Barack Obama lost his preceptor Abner Mikva, who deceased 10 years before his centenary celebration.
Mikva was a representative of the Democratic Party from Illinois. He died this Monday in Chicago. Mikva knew Obama for many years. He was almost the first person who saw future President’s potential in the public service sphere. Mikva also could become Obama’s first employer. While the President, who was an alumnus of the law school then, didn’t take the post offered by Mikva, he acknowledged an importance of such step.
“No matter how far we go in life, we owe a profound debt of gratitude to those who gave us those first, firm pushes at the start,” he said in a statement. “For me, one of those people was Ab Mikva.
At the time of decease Mikva was 90 years old. He had bladder cancer that killed him after all. The man’s life ended on July 4. Some of his friends and family members see a sign of symbolism in this date of death. Mikva was a patriot and liked to act in a historic way. It was in his style to die on one of the greatest American holidays, mentioned Mikva’s son-in-law Steven Cohen.
Abner Mikva is a great example of a person who developed his success from the scratch. He was born in 1926 in a family of Ukrainian immigrants. Mikva’s father often became unemployed, and the family depended up the government allowance for many years. However, the man was able to build a career without a patronage. He got a post in the U.S. Court of Appeals and Illinois governmental establishment. Mikva worked at the White house as an advisor of Bill Clinton and, of course, was current President’s preceptor.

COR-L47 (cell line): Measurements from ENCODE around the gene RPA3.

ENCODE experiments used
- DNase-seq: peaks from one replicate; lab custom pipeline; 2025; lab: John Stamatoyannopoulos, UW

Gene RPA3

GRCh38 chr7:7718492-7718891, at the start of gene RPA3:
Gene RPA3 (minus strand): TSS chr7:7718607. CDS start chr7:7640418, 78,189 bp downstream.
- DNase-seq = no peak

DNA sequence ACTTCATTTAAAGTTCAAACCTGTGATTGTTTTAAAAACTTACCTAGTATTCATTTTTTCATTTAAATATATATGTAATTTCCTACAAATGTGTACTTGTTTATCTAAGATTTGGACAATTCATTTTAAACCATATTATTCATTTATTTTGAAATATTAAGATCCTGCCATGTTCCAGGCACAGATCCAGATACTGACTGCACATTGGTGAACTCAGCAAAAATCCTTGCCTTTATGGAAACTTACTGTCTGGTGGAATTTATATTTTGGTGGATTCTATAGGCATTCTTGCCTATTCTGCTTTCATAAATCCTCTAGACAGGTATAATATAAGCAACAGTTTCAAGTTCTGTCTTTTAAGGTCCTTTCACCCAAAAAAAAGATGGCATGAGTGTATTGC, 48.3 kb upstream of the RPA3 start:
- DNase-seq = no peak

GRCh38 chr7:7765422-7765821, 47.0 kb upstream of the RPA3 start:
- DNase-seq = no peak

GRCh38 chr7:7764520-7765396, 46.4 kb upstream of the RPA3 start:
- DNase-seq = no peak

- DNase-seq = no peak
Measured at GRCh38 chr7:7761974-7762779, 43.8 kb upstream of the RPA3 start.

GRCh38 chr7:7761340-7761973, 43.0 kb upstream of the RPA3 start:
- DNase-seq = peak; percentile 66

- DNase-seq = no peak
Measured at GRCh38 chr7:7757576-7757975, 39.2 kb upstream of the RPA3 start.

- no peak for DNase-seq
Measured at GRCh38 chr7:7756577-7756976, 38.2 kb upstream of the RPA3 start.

Barack Obama paid respect to Elie Wiesel
Another man who contacted with President Obama and other US politicians died recently and was 3 years younger than Mikva. Elie Wiesel peacefully deceased on Saturday after the long illness. Obama paid respect to this man, who survived Holocaust, won the Nobel Prize and wrote meaningful books.
“Elie Wiesel was a great moral voice of our time and a conscience for our world,” Obama wrote on Twitter. “He was also a dear friend. We will miss him deeply.”
Wiesel spent the subsequent decades fighting for human rights, never shying away from confronting leaders – in 1993, he pushed former president Bill Clinton to take action on human rights violations in the former Yugoslavia.